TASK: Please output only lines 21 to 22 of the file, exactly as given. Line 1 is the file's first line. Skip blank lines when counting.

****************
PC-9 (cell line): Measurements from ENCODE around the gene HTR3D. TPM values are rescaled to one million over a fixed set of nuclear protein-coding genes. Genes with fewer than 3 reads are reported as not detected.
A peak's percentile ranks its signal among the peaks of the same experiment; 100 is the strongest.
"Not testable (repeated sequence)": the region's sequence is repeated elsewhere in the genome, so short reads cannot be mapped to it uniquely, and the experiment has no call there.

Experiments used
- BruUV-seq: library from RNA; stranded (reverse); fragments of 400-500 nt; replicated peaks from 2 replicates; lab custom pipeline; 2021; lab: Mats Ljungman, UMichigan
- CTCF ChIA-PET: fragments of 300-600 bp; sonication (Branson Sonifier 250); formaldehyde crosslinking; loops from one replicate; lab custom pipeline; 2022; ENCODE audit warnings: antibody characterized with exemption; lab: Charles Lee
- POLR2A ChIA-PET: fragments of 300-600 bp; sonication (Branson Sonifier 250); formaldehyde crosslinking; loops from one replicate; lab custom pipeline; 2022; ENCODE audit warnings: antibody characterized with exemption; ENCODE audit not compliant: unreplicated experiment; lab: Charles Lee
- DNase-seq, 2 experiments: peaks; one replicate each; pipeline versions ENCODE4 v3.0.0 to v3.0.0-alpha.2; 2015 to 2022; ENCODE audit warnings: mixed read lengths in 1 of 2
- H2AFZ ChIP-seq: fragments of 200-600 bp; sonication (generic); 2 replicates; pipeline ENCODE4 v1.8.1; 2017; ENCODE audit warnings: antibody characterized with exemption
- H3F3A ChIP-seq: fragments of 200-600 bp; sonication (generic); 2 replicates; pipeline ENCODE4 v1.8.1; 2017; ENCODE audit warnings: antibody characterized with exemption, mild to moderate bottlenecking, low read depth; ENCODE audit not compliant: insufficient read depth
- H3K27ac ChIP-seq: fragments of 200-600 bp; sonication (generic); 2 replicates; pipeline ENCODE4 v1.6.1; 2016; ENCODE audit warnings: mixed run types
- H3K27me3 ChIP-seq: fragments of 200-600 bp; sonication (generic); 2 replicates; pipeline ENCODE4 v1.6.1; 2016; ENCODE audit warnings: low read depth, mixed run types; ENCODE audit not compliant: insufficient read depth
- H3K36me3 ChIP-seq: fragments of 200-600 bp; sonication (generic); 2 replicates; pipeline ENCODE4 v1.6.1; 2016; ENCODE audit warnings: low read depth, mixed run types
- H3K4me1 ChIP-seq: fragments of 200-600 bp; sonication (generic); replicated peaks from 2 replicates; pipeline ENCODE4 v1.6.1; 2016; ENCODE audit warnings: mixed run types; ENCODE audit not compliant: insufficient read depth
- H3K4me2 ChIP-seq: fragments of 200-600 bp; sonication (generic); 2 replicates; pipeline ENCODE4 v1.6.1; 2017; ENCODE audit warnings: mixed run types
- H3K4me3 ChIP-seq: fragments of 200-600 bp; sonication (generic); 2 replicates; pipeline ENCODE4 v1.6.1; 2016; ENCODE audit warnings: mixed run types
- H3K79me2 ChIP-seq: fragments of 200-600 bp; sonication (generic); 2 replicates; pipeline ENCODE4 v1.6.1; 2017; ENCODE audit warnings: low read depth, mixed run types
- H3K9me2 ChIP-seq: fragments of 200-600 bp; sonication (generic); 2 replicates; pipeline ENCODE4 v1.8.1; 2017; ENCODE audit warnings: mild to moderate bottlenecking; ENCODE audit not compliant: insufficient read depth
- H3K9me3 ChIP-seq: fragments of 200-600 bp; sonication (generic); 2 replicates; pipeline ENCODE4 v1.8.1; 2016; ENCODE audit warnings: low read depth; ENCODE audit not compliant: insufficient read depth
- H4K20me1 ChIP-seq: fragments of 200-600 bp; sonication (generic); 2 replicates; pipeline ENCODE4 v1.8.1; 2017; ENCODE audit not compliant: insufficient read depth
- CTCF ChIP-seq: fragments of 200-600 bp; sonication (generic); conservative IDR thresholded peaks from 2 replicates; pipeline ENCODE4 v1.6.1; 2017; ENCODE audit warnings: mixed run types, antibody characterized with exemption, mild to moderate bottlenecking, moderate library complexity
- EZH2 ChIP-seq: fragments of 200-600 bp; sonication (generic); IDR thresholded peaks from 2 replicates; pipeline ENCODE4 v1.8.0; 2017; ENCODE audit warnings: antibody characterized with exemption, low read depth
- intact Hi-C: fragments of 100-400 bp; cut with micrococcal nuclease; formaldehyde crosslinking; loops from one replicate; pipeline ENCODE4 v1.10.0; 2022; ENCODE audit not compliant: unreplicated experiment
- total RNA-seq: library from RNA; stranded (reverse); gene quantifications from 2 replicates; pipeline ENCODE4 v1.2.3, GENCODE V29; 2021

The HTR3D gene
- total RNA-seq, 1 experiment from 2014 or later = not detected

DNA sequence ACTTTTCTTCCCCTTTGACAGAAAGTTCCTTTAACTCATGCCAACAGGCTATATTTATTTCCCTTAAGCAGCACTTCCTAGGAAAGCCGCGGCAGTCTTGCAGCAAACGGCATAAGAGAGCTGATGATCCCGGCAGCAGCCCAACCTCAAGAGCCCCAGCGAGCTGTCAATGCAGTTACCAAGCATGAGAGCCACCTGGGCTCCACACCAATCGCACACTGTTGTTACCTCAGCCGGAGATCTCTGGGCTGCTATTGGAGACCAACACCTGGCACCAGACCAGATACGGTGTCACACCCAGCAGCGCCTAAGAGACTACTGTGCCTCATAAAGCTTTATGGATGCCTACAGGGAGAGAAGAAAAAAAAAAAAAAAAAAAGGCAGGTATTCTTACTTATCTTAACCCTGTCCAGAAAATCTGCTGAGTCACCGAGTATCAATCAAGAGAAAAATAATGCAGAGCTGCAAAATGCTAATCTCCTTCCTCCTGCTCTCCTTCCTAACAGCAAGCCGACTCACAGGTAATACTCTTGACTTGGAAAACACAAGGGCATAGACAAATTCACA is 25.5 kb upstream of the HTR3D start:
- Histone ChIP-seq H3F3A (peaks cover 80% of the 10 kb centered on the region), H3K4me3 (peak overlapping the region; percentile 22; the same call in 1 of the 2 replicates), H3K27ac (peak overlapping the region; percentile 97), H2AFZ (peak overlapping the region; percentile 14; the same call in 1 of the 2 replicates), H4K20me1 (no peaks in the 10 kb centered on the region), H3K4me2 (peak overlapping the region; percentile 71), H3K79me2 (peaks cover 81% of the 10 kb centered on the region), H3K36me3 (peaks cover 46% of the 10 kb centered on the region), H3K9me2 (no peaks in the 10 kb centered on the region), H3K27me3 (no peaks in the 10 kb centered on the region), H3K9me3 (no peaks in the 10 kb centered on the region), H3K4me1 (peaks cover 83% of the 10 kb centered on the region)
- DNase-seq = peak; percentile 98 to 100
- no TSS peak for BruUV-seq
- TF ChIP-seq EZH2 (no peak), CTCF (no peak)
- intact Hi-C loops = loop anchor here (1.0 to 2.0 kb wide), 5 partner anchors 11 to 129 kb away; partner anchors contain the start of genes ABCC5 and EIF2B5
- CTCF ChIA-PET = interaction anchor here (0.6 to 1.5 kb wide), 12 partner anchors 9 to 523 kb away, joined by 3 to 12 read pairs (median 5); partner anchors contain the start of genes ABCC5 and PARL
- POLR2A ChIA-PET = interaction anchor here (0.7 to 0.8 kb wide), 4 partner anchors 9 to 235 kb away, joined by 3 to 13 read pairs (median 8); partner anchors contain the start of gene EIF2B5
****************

- CTCF ChIP-seq: fragments of 200-600 bp; sonication (generic); conservative IDR thresholded peaks from 2 replicates; pipeline ENCODE4 v1.6.1; 2017; ENCODE audit warnings: mixed run types, antibody characterized with exemption, mild to moderate bottlenecking, moderate library complexity
- EZH2 ChIP-seq: fragments of 200-600 bp; sonication (generic); IDR thresholded peaks from 2 replicates; pipeline ENCODE4 v1.8.0; 2017; ENCODE audit warnings: antibody characterized with exemption, low read depth